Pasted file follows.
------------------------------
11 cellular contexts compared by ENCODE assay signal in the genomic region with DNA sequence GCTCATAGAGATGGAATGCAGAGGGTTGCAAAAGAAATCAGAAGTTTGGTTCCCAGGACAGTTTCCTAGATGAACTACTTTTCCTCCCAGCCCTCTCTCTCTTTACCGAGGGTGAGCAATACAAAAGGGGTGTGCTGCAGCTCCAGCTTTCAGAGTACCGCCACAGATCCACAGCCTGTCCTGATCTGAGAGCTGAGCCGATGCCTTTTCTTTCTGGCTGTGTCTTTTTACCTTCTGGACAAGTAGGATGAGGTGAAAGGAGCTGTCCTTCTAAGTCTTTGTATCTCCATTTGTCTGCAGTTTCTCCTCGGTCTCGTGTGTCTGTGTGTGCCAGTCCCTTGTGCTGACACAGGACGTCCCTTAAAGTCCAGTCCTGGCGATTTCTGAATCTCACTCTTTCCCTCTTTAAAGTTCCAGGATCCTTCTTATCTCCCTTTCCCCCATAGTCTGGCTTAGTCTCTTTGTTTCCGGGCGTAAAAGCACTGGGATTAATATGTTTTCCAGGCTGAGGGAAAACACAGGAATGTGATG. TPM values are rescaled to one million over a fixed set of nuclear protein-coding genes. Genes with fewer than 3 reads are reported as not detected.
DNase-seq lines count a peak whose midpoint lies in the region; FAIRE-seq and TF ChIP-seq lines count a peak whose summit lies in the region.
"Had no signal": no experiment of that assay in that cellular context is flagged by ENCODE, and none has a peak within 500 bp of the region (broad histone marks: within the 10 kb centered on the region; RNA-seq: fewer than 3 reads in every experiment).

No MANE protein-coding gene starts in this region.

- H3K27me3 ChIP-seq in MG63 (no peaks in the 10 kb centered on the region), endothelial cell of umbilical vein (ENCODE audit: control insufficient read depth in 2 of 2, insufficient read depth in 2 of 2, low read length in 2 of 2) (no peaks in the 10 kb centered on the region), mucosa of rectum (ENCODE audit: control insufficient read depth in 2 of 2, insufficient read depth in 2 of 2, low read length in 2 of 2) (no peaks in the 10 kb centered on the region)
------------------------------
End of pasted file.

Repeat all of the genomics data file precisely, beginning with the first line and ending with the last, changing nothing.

11 cellular contexts compared by ENCODE assay signal in the genomic region with DNA sequence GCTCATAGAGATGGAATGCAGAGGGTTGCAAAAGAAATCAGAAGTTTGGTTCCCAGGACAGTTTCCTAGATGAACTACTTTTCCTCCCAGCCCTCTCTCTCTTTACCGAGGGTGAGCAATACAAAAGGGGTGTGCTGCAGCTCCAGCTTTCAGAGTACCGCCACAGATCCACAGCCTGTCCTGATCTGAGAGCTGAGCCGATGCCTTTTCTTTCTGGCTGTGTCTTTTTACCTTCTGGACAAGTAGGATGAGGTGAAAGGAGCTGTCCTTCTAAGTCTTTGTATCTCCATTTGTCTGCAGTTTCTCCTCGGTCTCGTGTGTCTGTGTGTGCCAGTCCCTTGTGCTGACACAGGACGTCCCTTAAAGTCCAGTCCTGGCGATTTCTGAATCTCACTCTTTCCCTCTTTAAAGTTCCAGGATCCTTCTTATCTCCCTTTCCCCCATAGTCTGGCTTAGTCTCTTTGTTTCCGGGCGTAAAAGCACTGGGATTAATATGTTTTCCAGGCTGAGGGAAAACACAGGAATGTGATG. TPM values are rescaled to one million over a fixed set of nuclear protein-coding genes. Genes with fewer than 3 reads are reported as not detected.
DNase-seq lines count a peak whose midpoint lies in the region; FAIRE-seq and TF ChIP-seq lines count a peak whose summit lies in the region.
"Had no signal": no experiment of that assay in that cellular context is flagged by ENCODE, and none has a peak within 500 bp of the region (broad histone marks: within the 10 kb centered on the region; RNA-seq: fewer than 3 reads in every experiment).

No MANE protein-coding gene starts in this region.

- H3K27me3 ChIP-seq in MG63 (no peaks in the 10 kb centered on the region), endothelial cell of umbilical vein (ENCODE audit: control insufficient read depth in 2 of 2, insufficient read depth in 2 of 2, low read length in 2 of 2) (no peaks in the 10 kb centered on the region), mucosa of rectum (ENCODE audit: control insufficient read depth in 2 of 2, insufficient read depth in 2 of 2, low read length in 2 of 2) (no peaks in the 10 kb centered on the region)